The second step you need to climb is to hire a small team that can help you operate and grow the business you have now birthed by virtue of finding product market fit. That is what Series A money is for.
The third step you need to climb is to scale that team and ramp revenues and take the market. That is what Series B money is for.
The fourth step you need to climb is to get to profitability so that your cash flow after all expenses can sustain and grow the business. That is what Series C is for.
The fifth step is generating liquidity for you, your team, and your investors. That is what the IPO or the Secondary is for.
(1) Is achieving product-market fit limited to the seed stage? Not if you view product-market as a continuum, as something you’re always trying to improve.
(2) My personal view: while there’s a minimum level of product-market fit you need before you can scale, it doesn’t end there, particularly if product-market fit is defined more expansively.
(3) Fred’s description of company stage at each funding round is very different from Rob Go’s. See The real difference between funding rounds.
(4) Tren Griffen’s blog is terrific.
From Don’t Let Mission Distraction Kill Your Business by David Frankel:
Whenever a company strays from its core market, message or mission, the results can be devastating, particularly for small companies and startups. Here are just a few common causes for distraction at the executive level:
– Waning confidence in current market position or pricing
– Overreaction to existing competitors or new, “hot” entrants in the market
– Sudden stagnation or rapid decline in growth
– Strategic partnerships with no clear metrics for success
– Pressure from investors or board members to change direction
– Internal politics overruling logical decision making
– Successful companies expanding model to markets adjacent to where they achieved their growth
Fred Wilson, quoted in A Dozen Things I’ve Learned from Fred Wilson by Tren Griffen:
It is dangerous to ramp up headcount and burn until you are certain that you have the right product and the right people and processes in the organization to support the product. And early revenue traction, often driven by a passionate founder, can be a nasty head fake.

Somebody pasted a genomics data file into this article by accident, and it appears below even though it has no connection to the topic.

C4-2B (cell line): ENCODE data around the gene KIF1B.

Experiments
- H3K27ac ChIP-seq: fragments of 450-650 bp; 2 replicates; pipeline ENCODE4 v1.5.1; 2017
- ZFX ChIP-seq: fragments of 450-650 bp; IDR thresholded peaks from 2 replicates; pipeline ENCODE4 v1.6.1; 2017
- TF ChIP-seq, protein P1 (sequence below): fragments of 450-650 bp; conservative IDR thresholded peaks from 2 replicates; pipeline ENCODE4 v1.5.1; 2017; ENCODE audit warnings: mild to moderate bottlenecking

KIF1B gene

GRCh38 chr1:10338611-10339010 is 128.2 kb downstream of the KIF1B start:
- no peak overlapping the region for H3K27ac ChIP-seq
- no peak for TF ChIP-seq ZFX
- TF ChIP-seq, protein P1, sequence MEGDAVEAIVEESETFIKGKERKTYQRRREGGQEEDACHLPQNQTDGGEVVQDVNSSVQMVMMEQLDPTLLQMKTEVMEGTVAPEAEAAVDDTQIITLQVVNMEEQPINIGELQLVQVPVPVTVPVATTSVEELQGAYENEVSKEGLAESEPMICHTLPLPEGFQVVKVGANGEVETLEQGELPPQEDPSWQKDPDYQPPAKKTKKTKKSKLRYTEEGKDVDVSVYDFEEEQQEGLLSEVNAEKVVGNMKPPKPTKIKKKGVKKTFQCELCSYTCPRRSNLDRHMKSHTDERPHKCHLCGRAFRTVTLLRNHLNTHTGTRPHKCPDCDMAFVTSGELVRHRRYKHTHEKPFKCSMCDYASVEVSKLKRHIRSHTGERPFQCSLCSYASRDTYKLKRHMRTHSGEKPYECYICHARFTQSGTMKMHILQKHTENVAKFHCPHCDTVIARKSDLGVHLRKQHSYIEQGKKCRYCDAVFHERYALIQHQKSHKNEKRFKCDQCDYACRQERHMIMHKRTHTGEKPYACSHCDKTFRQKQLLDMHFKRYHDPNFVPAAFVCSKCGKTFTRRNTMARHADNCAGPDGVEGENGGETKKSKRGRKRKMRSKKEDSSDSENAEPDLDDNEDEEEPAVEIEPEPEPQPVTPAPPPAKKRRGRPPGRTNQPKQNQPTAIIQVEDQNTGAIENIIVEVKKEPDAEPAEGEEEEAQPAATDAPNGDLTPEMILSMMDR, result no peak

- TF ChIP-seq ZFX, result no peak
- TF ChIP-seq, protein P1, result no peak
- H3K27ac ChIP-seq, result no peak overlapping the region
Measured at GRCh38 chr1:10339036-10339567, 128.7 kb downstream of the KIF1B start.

(1) In Seeking Alpha, we talk about figure it out mode and scaling mode. “Figure it out” = “achieve product-market fit”.
(2) Fred’s point is that you shouldn’t add headcount (ie. move to scaling mode) until you’ve achieved product-market fit. In fact, figuring out product-market fit is easier with fewer people.
(3) The challenge of knowing when to scale is that product-market fit can be hard to spot.
(4) Re. Fred’s assertion that you also shouldn’t ramp headcount if you “don’t have the right people and processes in the organization to support the product”: Surely that’s a reason to add headcount?
Excerpt (edited) from Adam Bryant Of The New York Times On What Makes Great Leaders Great:
There’s a quality [in great CEOs] that I call a “simple mindset,” which is the ability to take a lot of complicated information and really boil it down to the one or two or three things that really matter, and in a simple way, communicate that to people. In any company—there are always a dozen or more competing priorities. And it is the leader’s job to stand up in front of the troops and say, “These are the three things that we are going to focus on this year,” or “These are the goals and this is how we are going to measure them.” If you really want to galvanize people and get them operating as a team, you’ve got to create a simple scoreboard that everybody understands.
The communication style, to me, is secondary to getting the content right. And what I’ve been so often impressed by is leaders who can essentially boil down the company’s goals and operating model into, literally, less than a page. They can figure out, “Here are the four metrics; these are the three or four things that we are going to focus on,” and do it in a way that not only makes sense for today, but is likely to make sense a year from now.
Excerpt (with edits) from Product/Market Fit is a Continuum by William Mougayar:
How do you measure product-market fit and know that you’re there?
1) Marc Andreessen emphasized 3 variables: the product, the market and the team that is executing on it.
=> Take-away: if there is no market, even a great product and a great team will not get you there.
2) Steve Blank argues that Business Model realization is part of the Product/Market Fit.
=> Take-away: if you can’t realize the business model, there is no Product/Market Fit.
3) Eric Ries, Ash Maurya and Dave McClure look at Product/Market Fit based on user engagement, by focusing on conversion velocity, from user acquisition to deep engagement.
=> Take-away: If there is no retention and referrals, there is no Product/Market Fit.
4) Ben Yoskovitz and Alistair Croll remind us that maybe we should think in reverse, i.e. Market/Product Fit, not Product/Market Fit.
=> Take-away: “Instead of building new features, or rebuilding from scratch, try pointing your product at a new market.”
They are all right.